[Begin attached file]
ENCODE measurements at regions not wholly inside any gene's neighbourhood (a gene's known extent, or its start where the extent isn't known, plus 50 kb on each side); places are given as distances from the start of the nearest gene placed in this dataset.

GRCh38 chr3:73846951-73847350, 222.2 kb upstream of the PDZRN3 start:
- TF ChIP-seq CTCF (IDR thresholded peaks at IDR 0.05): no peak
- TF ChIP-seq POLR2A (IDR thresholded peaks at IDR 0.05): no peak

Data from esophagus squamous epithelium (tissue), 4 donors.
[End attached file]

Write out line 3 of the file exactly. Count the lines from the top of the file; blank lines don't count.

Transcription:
- TF ChIP-seq CTCF (IDR thresholded peaks at IDR 0.05): no peak